12. I believe I first came across your blog because of that post. Science, math and I never mixed well when I was in school. I still feel very ignorant, but as an adult and one not being threatened by grades, I’m more open to learning outside my comfort zone. Kana rocks!

    • Wow, that is very cool to know that, Marie, that you found my blog from that post. I didn’t realize that! Me too. Grades should be ditched in science classes ;). Math, too. There needs to be a better way to keep kids on their toes than stupid grades.
      Kana is a great girl. Thank you for noticing!

  13. I was never into science but we had to take one science subject to the end of school. I took biology as the most understandable, to me. I do sometimes regret not being more interested in science and becoming something like a marine biologist, but I suspect that would involve more than one dissection. I stopped doing a psychology course at college because they talked about experiments on monkeys….

    • Yes!That is almost exactly what happened to me! I started a psychology course (one was required) and found out that they required labwork with rats (not monkeys, but still). Um, no. So I was able to switch to a no lab course where I got accused of cheating on a test because my husband (we were already married) asked me for a pen and when I handed it to him I said, “Here you go.” That was an awful class, but at least no lab work on animals!

  14. I was nodding my head through most of your post and the comments. I was so lucky that biology happened in the 9th grade and I partnered with my new found second cousin who was not squeamish at all. I let him do the lab work and I did the written work. He had no problem with the frog. I don’t know what I would have done had it been a cat. I’d never been exposed to them.Science and math were dry foreign subjects. That part of my brain didn’t work as with most language arts people. Now, I love science documentaries and soak them all up. I want to know how things work and find the study of quantum physics much more interesting than physics. It always depends on how it’s presented. I’m learning math a little from quilting. That’s the hardest part. Now, I was headed to learn English paper piecing when I wandered over here. I have a project waiting for me to learn how to do it. Follow the numbers. Oh, crud! there are numbers. I have the book on my to read list. Thanks.

    • I think your story is probably true of so many of us.We are interested in so many subjects of science, but we want them more in story form–an arc or interesting details or human or animal interest, etc. The book is absolutely gorgeous. Well, I hope this post fortified you against the numbers that were awaiting you!!!! xoxo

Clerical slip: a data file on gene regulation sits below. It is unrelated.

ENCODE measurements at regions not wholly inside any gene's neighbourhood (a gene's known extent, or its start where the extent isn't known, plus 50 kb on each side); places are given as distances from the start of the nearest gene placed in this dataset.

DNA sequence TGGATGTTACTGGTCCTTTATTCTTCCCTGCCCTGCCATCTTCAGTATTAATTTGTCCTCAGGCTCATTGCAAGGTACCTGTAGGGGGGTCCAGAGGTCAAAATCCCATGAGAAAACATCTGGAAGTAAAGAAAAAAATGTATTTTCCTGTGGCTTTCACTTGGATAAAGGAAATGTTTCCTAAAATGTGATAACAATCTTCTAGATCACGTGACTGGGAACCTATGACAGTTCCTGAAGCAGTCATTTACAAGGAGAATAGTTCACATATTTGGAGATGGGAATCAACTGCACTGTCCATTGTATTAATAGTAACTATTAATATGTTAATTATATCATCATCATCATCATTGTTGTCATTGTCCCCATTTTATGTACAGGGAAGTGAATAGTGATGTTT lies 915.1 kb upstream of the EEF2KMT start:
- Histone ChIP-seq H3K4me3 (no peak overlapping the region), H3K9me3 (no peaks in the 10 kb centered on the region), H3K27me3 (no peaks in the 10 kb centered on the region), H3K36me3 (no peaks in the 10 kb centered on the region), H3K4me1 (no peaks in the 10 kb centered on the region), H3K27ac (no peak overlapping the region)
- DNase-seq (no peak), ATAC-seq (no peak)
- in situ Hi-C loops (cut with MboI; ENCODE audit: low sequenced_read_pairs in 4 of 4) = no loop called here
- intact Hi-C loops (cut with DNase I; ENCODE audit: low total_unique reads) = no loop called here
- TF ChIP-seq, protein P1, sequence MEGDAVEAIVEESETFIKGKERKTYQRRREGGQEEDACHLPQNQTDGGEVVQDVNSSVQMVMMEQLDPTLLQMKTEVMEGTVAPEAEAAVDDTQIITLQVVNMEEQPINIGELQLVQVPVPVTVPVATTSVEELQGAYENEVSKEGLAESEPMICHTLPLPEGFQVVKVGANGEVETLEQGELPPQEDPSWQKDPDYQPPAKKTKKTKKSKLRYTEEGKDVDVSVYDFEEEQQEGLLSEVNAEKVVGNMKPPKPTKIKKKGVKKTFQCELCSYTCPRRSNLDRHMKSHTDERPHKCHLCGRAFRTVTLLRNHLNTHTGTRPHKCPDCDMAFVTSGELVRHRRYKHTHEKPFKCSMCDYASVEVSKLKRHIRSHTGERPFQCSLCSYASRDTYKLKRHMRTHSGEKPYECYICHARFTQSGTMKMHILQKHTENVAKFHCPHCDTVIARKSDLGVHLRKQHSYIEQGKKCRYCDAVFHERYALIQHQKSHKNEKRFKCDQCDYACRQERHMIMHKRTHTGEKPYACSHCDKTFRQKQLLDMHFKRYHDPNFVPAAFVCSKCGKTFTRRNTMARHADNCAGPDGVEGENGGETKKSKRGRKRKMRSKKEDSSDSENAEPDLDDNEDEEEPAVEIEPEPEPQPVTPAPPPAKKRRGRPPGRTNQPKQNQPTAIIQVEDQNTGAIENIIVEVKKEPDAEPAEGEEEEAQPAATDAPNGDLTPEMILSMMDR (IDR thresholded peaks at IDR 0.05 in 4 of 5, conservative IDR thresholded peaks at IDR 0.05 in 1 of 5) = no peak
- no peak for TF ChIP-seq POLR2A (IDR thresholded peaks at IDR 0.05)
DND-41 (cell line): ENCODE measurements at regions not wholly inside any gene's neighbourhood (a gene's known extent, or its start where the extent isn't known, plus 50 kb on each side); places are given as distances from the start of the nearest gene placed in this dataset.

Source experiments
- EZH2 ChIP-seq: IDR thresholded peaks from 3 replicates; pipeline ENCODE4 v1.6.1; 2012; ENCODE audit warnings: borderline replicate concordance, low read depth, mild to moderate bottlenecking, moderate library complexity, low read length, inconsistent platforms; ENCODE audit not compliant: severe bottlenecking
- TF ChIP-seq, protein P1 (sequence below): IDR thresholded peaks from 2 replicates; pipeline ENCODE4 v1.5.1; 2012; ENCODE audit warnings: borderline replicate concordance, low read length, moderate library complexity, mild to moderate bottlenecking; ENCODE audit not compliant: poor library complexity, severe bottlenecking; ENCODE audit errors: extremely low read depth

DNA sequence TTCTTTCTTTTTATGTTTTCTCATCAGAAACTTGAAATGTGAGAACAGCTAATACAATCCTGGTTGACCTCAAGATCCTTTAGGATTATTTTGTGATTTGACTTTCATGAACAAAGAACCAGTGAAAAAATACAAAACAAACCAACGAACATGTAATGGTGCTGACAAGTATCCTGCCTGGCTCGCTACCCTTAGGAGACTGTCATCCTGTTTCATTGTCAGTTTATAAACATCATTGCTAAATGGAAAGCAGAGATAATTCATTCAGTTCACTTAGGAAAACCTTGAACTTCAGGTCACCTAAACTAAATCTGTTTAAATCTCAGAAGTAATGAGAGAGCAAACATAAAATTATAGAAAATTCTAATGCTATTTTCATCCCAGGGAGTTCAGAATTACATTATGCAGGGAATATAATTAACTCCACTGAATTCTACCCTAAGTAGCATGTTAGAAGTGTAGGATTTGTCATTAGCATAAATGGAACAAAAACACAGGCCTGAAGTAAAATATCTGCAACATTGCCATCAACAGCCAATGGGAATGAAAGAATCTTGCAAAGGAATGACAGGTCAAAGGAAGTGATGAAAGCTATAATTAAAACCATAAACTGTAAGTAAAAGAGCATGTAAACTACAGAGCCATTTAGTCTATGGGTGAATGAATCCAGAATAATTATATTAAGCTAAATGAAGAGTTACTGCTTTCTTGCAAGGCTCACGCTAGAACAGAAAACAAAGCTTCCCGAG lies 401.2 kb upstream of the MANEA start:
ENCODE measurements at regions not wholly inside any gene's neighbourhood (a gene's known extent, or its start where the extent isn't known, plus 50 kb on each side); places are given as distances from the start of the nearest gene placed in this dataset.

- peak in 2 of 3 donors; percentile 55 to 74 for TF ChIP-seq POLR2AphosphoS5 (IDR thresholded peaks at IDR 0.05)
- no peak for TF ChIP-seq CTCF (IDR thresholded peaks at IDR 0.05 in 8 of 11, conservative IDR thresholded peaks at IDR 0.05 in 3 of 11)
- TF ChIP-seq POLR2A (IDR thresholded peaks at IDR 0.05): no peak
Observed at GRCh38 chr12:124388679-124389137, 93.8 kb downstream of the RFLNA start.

15. Great story, Luanne. I refused to dissect a frog in 10th grade and gained a high school sweetheart who still happens to be a friend, but not my sweetheart:)
    I loved All the Light!! I wrote about it in one of my first blog posts. It took me a third or more to get really into it, but once I did—BAM! Loved it. Kana is gorgeous! I adore black kitties! How are all the others doing? Felix?

  16. TYPO ALERT!! Beep Beep Beep! 😀 Here: “I’ve have seven years”

    OK, now that business has been taken care of, I have to say: SIX CATS?!!! Lol, I didn’t realize! Kana is a real cutie. She looks like she’s trying to tell you something! “Feed me,” maybe? Lol, our Annie *always* looks like that. We joke that she’s “wasting away” – it is to laugh, cuz she’s actually very pudgy.

    Now about your turning your back on biology classes – I did the same thing, in grade 10, but in my case it was merely a cow’s eye (not still in the cow) that turned me right off. (Dissecting a dead cat?!?! How terrible!!!) But my only other course to take instead was chemistry. I still rue the day, because it was awful. Boring memorization (of formulae) and math. Lab experiments that were not interesting at all. Yuck. Too bad.

    Now I’m *very* interested in sciences such as astronomy, zoology, astrophysics, and medicine… all fascinating – to a point… the “point” being when I stop understanding what the hell I’m reading (or watching), and instead take refuge in/on Facebook or Instagram where one’s brain isn’t too taxed. 🙂

    • Thank you for the typo alert. I saw it pretty soon after you typed it and went to fix it, then never came back and wrote any of my comments. I think I was avoiding the subject of cat dissection as much as being overworked. And of course you are right about Kana: that is her starving alert look. She trains it on me many times a day. Maybe she thinks I’m in training for the Olympics of catfeeding. I can’t say about your chemistry experience because I never had that experience, thanks to stupid earth science. A cow’s eye. That is disgusting. What were they thinking of? I guess that cows die for food anyway, so might as well use a part that goes wasted. There is something in that line of thinking, of course. I DON’T LIKE THIS SUBJECT.
      Well put about sciences that are interesting until they become just too much.

  17. It was so difficult to dissect that cat in my high school class. I did not take the noble path that you did; instead, I pretended to be sick, missed class for any number of reasons, and eventually for some reason I was allowed to forego the assignment. Ugh!

    • Oh no!!! Yes, if I had not been able to get cleanly out of biology I would have had to have been sick, too. And, trust me, I mastered that trick in 6th and 7th grade ;). Miss you and hope you and D are both ok.